How can you tell which language learning method works when they all claim to be the One? I’ve spent my entire professional and academic career in language instruction and linguistics, and I’m such a language geek that my idea of good bedside reading material is Icelandic syntax (sadly, not exaggerating). So I’ve seen a lot of methods over the years, and I’ve seen a lot of things called “methods” that are really more instructional features or marketing hooks. Some of the stuff is good, even great. Some of it is just snake oil. And a lot of it is really not all that special but sounds great on ad copy. Here are a few of the buzzwords you may have heard.
Spaced repetition means bringing back previously learned material at intervals to help it settle into long term memory. It’s totally legit, with studies to back it up. The idea that it belongs to any one proprietary method, though, is complete rubbish. Most good language instructors understand it and incorporate it into their teaching, and plenty of current apps and other language programs are based on it, but they didn’t come up with the concept. That’s like Ford saying it invented the wheel.
Immersion is another term that gets thrown around a lot. For adult language learners, true immersion is when the student is immersed in the linguistic environment of his or her target language. As in, I’m an American who wants to learn Mandarin, so I go live in Beijing. I’m surrounded by the language, and I have to use it to do anything, whether it’s studying Mandarin or buying a coffee.
But I’ve seen the term immersion used to mean, I think, something like “no translation.” As in, I’m sitting in my apartment in Brooklyn using an app that shows me pictures to convey meaning rather than translation. That’s not really immersion, it’s just fifteen minutes out of my otherwise English-speaking day.
Language schools will simulate immersion for up to several hours a day. It’s a good start, and you can certainly learn with it, but it’s still a simulation of the real thing, and at the end of the day you’re going to go home to your family or hang out with your friends, speaking some language other than the one you’re learning. So if a language school promises you the benefits of immersion, unless you hopped on a plane in the recent past you’re being fibbed to.
Learn just like you learned your native language!
As a linguist, that’s my pet peeve method hook. “Learn X just like you learned your native language! No grammar, no drills, no translation!” You’re meant to kind of absorb your new language (and its grammar) by induction. This works for certain things. An instructor can hold up an apple and say C’est une pomme. You’ll get the point. Whether or not you’re mentally translating pomme into apple is an open question, and honestly it probably doesn’t matter much. But when it comes to unfamiliar grammatical concepts, this approach becomes the most frustrating game of charades you’ve ever played.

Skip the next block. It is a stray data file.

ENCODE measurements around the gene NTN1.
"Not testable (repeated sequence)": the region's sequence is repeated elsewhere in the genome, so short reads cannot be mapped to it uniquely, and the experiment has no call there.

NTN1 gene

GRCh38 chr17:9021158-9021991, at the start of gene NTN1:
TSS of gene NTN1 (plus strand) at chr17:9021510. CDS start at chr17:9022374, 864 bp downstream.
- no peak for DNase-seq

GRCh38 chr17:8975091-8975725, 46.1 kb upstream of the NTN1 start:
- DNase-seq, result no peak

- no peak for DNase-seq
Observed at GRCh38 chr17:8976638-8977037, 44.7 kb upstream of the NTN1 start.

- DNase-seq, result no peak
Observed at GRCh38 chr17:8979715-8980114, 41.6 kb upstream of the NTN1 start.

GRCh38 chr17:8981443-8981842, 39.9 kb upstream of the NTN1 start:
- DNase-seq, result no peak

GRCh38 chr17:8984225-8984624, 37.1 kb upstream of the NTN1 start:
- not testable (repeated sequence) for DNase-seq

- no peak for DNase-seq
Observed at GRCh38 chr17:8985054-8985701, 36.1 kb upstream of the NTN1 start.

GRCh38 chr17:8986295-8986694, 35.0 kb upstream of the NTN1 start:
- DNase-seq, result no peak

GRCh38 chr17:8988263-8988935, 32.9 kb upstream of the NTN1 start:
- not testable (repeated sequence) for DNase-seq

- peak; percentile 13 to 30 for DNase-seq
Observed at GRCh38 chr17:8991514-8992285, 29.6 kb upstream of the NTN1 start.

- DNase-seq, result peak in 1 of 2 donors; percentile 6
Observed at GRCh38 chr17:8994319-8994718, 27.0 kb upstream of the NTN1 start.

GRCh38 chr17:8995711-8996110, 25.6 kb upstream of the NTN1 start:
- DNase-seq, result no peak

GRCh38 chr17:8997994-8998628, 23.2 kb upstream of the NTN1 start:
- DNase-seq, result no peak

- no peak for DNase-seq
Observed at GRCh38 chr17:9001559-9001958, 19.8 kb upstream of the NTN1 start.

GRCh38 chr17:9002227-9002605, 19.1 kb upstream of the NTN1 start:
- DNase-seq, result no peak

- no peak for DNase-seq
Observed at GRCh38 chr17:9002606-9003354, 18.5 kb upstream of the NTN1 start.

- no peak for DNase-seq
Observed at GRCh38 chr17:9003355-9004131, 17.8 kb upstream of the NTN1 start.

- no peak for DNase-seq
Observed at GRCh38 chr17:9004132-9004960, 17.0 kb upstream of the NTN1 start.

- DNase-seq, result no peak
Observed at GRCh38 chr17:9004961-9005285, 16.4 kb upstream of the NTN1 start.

I’ve worked at a Big Name Place that uses this sort of method. I used it, I developed content for it, and I trained instructors in it, so I know its strengths and weaknesses. It’s pretty awesome for teaching basics and getting students speaking right from the start. But I don’t think I ever met a student who didn’t wind up begging, “for the love of God just explain this to me in English” when she got past the c’est une pomme phase.
Embrace what you’ve got as an adult language learner
Linguists who study first and second language acquisition will tell you that adults don’t learn languages like infants. You don’t really need to be a linguist to see this though. Adults and babies have different mental architecture, and people who already speak a language have a linguistic system that they will filter any new language through. They also have learning strategies and the ability to compare and contrast two different languages. This can actually be helpful if your instructor helps you avoid certain bad habits, like direct translation.
Methods based on truly different approaches
Not all methods are gimmicks or marketing creations. There are legitimate instructional methods with very different approaches – task-based, communicative, grammar-translation… Some are considered old-fashioned, and some are better for certain types of learning, for example reading or translating texts instead of speaking. Unless you’re studying applied linguistics or second language acquisition, or are just curious, you don’t really need to concern yourself with the particulars. Just know that pretty much all of them have strengths and weaknesses.
But when it comes to proprietary methods – meaning, methods that some person or company has created and given a name to and insists that it’s the best thing since sliced bread – keep in mind that it’s most likely just a marketing tool that uses a mix of elements from tried and true pedagogical approaches. Some are good, some are gimmicky, and none is the One True Path.
So what’s the Language Garage method?
The No-Baloney Method? The Hodgepodge of Stuff That Works Method? The Please-Don’t-Make-Us-Give-It-A-Name Method? We like to say that we use a program more than a method. More on that here.